Human traffickingTurning Technology against Human Traffickers

By Kylie Foy

Published 7 May 2021

Last October, the White House released the National Action Plan to Combat Human Trafficking. The plan was motivated, in part, by a greater understanding of the pervasiveness of the crime. This increasing awareness has also motivated MIT Lincoln Laboratory to harness its technological expertise toward combating human trafficking.

Last October, the White House released the National Action Plan to Combat Human Trafficking. The plan was motivated, in part, by a greater understanding of the pervasiveness of the crime. In 2019, 11,500 situations of human trafficking in the United States were identified through the National Human Trafficking Hotline, and the federal government estimates there are nearly 25 million victims globally.

This increasing awareness has also motivated MIT Lincoln Laboratory, a federally funded research and development center, to harness its technological expertise toward combating human trafficking.

In recent years, researchers in the Humanitarian Assistance and Disaster Relief Systems Group have met with federal, state, and local agencies, nongovernmental organizations (NGOs), and technology companies to understand the challenges in identifying, investigating, and prosecuting trafficking cases. In 2019, the team compiled their findings and 29 targeted technology recommendations into a roadmap for the federal government. This roadmap informed the U.S. Department of Homeland Security’s recent counter-trafficking strategy released in 2020.

Traffickers are using technology to gain efficiencies of scale, from online commercial sex marketplaces to complex internet-driven money laundering, and we must also leverage technology to counter them,” says Matthew Daggett, who is leading this research at the laboratory.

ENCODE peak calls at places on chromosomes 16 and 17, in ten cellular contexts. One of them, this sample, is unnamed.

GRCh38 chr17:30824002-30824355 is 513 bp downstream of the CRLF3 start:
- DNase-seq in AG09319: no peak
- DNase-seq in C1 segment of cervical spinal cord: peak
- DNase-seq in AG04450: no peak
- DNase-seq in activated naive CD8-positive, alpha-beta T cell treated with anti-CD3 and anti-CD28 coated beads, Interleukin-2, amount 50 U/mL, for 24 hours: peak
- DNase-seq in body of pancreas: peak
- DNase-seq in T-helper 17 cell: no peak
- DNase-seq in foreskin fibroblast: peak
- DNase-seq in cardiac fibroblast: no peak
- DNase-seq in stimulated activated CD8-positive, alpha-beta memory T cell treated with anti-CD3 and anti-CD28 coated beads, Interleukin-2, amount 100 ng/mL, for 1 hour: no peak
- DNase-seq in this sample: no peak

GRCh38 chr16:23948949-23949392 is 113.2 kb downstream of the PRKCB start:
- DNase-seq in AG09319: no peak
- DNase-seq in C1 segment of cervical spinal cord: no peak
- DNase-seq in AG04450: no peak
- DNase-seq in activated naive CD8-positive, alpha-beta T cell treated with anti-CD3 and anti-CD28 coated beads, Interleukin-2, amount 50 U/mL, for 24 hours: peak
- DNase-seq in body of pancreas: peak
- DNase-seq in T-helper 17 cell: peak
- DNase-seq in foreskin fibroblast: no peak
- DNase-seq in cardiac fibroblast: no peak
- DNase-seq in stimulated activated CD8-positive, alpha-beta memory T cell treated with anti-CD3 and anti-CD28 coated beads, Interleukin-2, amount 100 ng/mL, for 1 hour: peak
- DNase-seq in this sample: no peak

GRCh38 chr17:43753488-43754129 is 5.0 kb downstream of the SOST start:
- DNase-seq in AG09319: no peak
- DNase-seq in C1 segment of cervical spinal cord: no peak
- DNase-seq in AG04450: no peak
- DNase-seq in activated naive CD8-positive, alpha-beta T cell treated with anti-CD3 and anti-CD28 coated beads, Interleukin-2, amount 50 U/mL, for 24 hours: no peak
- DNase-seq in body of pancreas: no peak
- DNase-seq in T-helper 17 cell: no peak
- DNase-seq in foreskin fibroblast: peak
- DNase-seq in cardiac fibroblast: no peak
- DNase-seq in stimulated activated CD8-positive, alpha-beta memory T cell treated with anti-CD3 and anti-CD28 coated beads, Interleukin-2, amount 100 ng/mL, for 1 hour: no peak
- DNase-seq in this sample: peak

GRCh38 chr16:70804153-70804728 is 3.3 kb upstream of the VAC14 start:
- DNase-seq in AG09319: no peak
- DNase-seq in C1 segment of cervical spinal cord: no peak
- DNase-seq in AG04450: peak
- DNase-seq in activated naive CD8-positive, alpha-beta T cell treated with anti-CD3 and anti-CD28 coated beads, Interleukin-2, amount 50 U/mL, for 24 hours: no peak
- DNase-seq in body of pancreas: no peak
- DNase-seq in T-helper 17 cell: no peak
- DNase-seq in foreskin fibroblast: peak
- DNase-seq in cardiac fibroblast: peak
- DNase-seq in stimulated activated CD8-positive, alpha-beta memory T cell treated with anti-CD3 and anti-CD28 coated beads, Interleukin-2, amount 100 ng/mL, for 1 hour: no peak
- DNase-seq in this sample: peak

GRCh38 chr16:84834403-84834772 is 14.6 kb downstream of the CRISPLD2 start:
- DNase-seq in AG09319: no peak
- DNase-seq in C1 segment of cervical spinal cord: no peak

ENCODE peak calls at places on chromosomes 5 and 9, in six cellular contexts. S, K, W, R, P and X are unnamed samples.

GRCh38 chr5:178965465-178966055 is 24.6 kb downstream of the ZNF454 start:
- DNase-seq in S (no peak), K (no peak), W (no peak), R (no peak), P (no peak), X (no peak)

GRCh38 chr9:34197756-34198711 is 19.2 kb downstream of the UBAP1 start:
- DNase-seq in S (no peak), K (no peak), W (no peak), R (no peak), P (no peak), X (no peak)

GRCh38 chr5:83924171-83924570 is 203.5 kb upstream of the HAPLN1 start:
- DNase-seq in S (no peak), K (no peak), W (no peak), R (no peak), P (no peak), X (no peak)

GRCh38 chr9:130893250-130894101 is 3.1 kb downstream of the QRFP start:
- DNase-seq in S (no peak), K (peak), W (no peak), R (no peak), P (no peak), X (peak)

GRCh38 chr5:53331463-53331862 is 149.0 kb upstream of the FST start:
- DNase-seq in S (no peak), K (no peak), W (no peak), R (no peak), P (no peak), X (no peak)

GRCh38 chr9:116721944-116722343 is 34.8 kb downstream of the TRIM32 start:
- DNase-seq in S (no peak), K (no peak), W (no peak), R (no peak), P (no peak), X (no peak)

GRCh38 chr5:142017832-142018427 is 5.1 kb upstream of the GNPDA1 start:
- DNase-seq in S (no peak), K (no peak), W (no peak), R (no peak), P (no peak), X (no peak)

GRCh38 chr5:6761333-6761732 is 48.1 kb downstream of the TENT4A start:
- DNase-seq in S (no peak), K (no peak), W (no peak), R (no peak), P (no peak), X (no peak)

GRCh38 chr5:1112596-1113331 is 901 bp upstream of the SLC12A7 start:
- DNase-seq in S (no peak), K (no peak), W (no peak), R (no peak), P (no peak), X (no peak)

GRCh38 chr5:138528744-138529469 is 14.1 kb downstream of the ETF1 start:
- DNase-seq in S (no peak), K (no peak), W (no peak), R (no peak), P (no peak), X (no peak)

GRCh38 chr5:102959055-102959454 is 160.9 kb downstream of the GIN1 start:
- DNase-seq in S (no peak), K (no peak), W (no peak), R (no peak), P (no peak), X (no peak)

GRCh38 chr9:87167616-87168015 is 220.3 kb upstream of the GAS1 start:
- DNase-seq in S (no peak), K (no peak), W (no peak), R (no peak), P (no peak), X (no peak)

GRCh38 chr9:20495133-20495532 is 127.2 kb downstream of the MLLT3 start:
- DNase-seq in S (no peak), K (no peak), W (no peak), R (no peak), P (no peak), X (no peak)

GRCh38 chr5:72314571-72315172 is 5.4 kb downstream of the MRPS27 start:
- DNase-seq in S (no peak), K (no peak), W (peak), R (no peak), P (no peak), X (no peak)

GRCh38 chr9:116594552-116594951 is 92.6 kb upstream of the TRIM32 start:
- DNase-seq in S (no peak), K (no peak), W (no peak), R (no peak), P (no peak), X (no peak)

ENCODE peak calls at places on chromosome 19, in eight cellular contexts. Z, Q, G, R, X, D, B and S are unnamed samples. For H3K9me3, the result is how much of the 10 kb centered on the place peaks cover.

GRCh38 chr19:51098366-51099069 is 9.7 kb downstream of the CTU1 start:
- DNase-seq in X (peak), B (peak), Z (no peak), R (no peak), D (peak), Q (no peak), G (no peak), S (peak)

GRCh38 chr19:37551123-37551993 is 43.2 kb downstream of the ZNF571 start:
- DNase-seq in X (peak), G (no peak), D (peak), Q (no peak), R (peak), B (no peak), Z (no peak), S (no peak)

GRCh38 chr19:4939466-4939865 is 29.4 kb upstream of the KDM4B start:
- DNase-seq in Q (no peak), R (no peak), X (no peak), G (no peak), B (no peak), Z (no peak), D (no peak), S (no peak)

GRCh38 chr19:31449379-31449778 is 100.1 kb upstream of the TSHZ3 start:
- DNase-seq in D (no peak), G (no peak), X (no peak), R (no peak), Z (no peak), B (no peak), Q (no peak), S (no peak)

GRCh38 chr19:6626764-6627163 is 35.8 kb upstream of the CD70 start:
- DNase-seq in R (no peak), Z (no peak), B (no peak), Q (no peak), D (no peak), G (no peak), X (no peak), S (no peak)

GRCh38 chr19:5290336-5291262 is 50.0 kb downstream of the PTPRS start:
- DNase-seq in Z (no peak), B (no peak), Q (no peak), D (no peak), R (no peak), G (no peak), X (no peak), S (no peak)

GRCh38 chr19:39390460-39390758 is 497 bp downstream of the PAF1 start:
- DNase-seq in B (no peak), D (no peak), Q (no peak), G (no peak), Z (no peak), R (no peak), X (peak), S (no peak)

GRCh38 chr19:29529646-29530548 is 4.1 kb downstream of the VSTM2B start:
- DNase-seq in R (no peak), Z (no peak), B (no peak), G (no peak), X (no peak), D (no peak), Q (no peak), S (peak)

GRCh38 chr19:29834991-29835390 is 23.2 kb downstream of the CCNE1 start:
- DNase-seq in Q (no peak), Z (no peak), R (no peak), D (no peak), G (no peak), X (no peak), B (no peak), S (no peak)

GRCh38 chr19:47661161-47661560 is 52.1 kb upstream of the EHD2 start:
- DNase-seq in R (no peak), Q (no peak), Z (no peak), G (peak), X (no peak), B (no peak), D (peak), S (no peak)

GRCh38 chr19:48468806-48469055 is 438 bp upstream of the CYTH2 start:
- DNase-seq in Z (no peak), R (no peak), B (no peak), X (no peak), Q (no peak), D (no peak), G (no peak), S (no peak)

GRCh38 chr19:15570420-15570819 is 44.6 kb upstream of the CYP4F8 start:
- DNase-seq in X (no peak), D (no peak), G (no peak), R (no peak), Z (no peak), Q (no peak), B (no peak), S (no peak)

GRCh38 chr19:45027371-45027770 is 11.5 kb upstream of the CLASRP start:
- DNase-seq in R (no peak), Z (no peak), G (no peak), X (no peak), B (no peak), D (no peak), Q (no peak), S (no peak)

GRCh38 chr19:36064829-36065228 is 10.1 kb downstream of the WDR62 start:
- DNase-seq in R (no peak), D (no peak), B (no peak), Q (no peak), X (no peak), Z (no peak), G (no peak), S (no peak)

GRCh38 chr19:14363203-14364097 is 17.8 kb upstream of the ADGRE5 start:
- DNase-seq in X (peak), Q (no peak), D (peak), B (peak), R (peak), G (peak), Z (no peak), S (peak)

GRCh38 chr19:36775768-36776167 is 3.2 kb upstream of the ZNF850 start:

In July, Daggett testified at a congressional hearing about many of the current technology gaps and made several policy recommendations on the role of technology countering trafficking. “Taking advantage of digital evidence can be overwhelming for investigators. There’s not a lot of technology out there to pull it all together, and while there are pockets of tech activity, we see a lot of duplication of effort because this work is siloed across the community,” he adds.

Breaking down these silos has been part of Daggett’s goal. Most recently, he brought together almost 200 practitioners from 85 federal and state agencies, NGOs, universities, and companies for the Counter–Human Trafficking Technology Workshop at Lincoln Laboratory. This first-of-its-kind virtual event brought about discussions of how technology is used today, where gaps exist, and what opportunities exist for new partnerships. 

The workshop was also an opportunity for the laboratory’s researchers to present several advanced tools in development. “The goal is to come up with sustainable ways to partner on transitioning these prototypes out into the field,” Daggett adds.

Uncovering Networks
One the most mature capabilities at the laboratory in countering human trafficking deals with the challenge of discovering large-scale, organized trafficking networks.

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